For whatever reason some songs just resonate with certain crowds, resulting in what we could call surprise hits. One such hit was “My Definition of a Boombastic Jazz Style” by the Dream Warriors. The Canadian duo’s tune struck a chord in Western Europe in 1991, cracking for instance the UK’s and Sweden’s top 20. The rare groove/acid jazz movement was at its commercial peak in these spheres, and the hip-hop twist on Quincy Jones’ “Soul Bossa Nova” was sure to fill dancefloors. Additionally, the sampled song had been present in pop culture in both Canada and the UK. In the latter it had been the theme song of an afternoon program on BBC Radio 1 in the ’70s. Curiously, it didn’t chart in its home country, even though “Soul Bossa Nova” had been used to announce a long-running game show called ‘Definition,’ which initially inspired “My Definition of a Boombastic Jazz Style.” Years later Mike Myers remembered the theme as well and secured it its most high-profile exposure to date in the ‘Austin Powers’ movie series.
In 1990, when they recorded “My Definition,” the Dream Warriors were probably just happy to have come across a sample that befit their quirky yet cheerful nature. The “Soul Bossa Nova” instrumental was in fact so fly it needed little additional bolstering for rapper King Lou to glide across and deliver his free-form philosophical musings. The De La Soul influence is undeniable as the song questions perception (“Your definition of me is definitely wrong”) and the ambiguity of all attempts to define something or someone (“Define if you will but I know so – there is no definition”). In fact, the ‘boombastic jazz style’ here is all Quincy’s as the rapper mainly wrestles with the term definition.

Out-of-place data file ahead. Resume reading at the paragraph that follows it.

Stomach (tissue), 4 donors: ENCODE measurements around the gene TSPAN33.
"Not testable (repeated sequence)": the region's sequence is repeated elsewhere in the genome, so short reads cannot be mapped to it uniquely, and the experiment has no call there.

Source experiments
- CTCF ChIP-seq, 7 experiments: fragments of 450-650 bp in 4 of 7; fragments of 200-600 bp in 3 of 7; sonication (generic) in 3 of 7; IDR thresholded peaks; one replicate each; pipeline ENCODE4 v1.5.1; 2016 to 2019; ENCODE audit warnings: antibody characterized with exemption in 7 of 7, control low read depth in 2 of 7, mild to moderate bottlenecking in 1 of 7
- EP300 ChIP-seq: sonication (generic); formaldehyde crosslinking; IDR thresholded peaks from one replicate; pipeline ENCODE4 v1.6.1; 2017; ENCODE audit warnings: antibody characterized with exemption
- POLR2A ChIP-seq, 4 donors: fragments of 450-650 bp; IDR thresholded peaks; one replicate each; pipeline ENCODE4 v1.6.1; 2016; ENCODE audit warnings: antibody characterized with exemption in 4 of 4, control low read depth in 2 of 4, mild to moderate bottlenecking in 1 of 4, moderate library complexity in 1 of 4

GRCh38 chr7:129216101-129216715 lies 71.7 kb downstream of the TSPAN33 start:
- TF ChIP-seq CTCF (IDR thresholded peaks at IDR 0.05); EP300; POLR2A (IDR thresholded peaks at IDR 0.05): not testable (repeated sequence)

“My Definition of a Boombastic Jazz Style” was the Warriors’ effort to position themselves in the rap scene, with hopefully as few contortions as possible: “Why must I try to lie and build an alibi / when all you ask is just for me to be me?” “Follow Me Not” continues the theme, mixing a message of individuality with soul and jazz sampling, this time more adventurous with internal musical variations uncharacteristic for individual rap tracks.
Just as much against the grain, but into a quite different direction went “Ludi,” apparently made at the request of a higher power: “My mother wanted me to make another song / somethin’ brand new so she could dance to, too / So this one’s dedicated to no other than my mother / my father, my sisters and my brother.” The dedication may be literal, but the Toronto rapper is quick to extend it to the entire West Indies, the board game ludi acting as a metaphor for the Carribean’s shared culture.
While “Ludi” is the album’s most elementary song, the playfulness is often confounded by abstraction. First single “Wash Your Face in My Sink” had no qualms about coming across cryptic. Still it’s not hard to decipher the battle stance Lou takes over the chopped Count Basie tune. The lyrics, when more closely inspected, weren’t just strings of non-sequiturs either:
“Never ever will I fall, fall to the effects of bandwagonism
So please listen
– up, not down, for down is the devil
So roll like a boulder and not like a pebble
You roll like a rock – you roll like a rebel
For this is pure pain – pick, axe and a shovel
Hear no command, hear just warning
If you wake up in the morning
and wash your face in my sink”